Remembering people’s president                    

It was exactly 15 years ago on May 1, 1993 that President Ranasinghe Premadasa was assassinated by a suicide bomber while participating at the National May Day rally. His Press Secretary and Media Consultant for several decades who was present at the site where the bomb exploded at Armour Street, Maradana on that fateful day, recalls that dreadful event

By Evans Cooray
I recall the terrible event as if it happened only yesterday. Around 4:30 in the morning of May Day 1993 my telephone rang. Having worked for Mr. Premadasa for over 25 years, even as I tumbled out of bed I had no doubt in my mind who could be calling me at that time.

The President was brief and crisp. He instructed me to meet him at Sucharitha, his private residence at 7:00 a.m. I reminded him that he has assigned me with the special task of seeing to the last minute arrangements at the main stage at Galle Face Green, the venue of that afternoon’s mammoth meeting where he wanted special facilities for the media. He said that nevertheless he wished to see me at 7:00 a.m.

At Sucharitha, his private residence, there were gathered at that time along with myself, several of his staffers including his valet M.P.M. Mohideen. President Premadasa was an absolute stickler for time. Never one minute late for an appointment or a minute early. Sharp at 7:00, he called all of us to his room upstairs, adjacent to his bedroom. His instructions to us were short and precise, giving the impression of a military field commander who knew what he was about and as always, though cordial, his voice rang with authority and power, commanding compliance.

He assigned various tasks for each of us and my task was to gather some statistical data, which he needed for his May Day speech later that day. Having gathered the data, around 12:00 noon, from the Presidential Secretariat I rushed off to the Sugathadasa Stadium where I expected to find the President. However, upon hearing that he had already joined the procession, which was wending its way towards Armour Street, I sped in that direction and found the President already at the Armour Street Junction. Ignoring the insistent advice of his personal security staff he had dismounted from his Range Rover and was directing the flow of the procession.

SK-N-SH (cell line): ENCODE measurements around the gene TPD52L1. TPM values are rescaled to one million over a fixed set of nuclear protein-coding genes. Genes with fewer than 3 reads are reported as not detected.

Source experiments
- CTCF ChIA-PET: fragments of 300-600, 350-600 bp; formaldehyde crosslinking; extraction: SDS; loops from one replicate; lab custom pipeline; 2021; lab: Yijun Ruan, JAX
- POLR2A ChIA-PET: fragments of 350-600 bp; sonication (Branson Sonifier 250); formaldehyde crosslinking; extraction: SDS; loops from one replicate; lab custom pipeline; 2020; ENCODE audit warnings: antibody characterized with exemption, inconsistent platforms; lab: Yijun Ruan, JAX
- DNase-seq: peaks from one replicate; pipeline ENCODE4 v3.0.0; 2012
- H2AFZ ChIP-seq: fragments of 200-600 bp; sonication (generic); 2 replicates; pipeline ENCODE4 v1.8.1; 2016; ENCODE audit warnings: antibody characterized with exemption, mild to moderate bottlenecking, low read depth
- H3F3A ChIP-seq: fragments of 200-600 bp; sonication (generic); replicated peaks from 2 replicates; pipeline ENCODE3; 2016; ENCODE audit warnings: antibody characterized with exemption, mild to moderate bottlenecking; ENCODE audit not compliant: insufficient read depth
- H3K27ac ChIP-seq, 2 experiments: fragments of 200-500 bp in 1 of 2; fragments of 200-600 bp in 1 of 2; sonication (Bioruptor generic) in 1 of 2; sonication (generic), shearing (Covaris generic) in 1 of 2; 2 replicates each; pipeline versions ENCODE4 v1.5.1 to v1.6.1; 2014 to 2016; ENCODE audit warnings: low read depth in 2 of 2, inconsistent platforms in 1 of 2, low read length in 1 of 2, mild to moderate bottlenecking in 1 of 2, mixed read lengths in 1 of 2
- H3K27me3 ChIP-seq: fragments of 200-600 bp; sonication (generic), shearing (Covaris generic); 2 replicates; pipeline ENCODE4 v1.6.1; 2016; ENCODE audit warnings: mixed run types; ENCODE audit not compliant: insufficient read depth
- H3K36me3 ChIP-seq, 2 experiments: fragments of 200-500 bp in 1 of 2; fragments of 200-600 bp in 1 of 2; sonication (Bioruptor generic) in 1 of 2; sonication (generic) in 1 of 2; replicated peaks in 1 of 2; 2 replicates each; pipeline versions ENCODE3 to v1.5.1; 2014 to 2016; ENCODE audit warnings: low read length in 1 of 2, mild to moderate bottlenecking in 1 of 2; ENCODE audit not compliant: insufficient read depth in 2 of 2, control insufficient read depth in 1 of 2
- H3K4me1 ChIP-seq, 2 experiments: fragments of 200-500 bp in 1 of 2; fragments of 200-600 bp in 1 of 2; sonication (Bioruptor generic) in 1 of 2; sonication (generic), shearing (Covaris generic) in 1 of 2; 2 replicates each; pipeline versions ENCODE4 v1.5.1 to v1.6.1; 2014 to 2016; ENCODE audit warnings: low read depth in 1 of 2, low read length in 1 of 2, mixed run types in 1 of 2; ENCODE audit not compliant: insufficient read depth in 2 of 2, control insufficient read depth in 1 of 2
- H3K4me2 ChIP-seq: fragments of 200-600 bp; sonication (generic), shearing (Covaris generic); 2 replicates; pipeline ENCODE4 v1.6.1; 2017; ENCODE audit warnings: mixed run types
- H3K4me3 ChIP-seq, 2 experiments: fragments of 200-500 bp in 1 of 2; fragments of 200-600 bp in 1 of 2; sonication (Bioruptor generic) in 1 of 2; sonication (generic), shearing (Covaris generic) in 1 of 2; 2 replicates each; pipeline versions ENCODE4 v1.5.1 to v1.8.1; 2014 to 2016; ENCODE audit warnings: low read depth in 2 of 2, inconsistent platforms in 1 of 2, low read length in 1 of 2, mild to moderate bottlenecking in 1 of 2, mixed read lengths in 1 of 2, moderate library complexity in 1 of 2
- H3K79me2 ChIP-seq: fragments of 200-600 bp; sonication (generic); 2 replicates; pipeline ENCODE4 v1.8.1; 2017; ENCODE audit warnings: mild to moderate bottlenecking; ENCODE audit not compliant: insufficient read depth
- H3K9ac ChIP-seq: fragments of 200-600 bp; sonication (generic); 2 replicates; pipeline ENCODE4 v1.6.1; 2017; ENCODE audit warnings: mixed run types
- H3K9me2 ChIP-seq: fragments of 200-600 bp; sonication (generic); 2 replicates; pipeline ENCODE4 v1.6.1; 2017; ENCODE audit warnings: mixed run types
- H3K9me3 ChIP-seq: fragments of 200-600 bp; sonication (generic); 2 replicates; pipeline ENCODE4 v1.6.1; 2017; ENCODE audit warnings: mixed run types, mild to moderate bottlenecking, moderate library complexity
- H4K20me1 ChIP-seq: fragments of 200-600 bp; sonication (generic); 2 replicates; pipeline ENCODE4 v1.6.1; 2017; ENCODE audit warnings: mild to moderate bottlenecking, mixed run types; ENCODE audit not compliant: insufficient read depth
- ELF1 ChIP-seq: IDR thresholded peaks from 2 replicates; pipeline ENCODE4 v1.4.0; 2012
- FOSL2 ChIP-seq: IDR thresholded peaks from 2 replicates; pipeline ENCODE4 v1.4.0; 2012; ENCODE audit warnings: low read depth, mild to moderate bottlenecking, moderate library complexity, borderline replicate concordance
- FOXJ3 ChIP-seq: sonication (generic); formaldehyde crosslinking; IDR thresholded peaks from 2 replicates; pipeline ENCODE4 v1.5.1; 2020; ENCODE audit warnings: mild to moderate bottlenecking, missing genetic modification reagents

That fateful second

As I walked up to him, he saw me from a distance and called me to him. The time was 12:32 p.m., to be precise. Pointing to his wristwatch he said that it was time to convey to the SLBC the progress of the rally for 12:45 news broadcast. I carried out the instructions by using the mobile phone which was in my hand. When I reported back to him that I have phoned the SLBC and given the news to the News Editor he asked me to stand by for further instructions and along with the President’s valet Mohideen and many others including his security staff, who were helping the President direct the procession, I stood by. I watched the main body of the procession pass by, led by Ministers Ranil Wickremesinghe, Festus Perera and Gamini Lokuge and many others whom the President greeted and instructed to proceed.

At that moment another stream of the procession emerged from Messenger Street, led by the supporters of his own electorate, Colombo Central and the President waded into the crowd and started organising them to march four abreast. Right at that moment my mobile phone rang. It was my daughter wanting to speak to me. Because I could not hear her voice clearly, above the din of the slogan shouting procession, I had to move some distance from where the President was standing, towards the Sulaiman’s Hospital. It was at that precise moment that tragedy struck.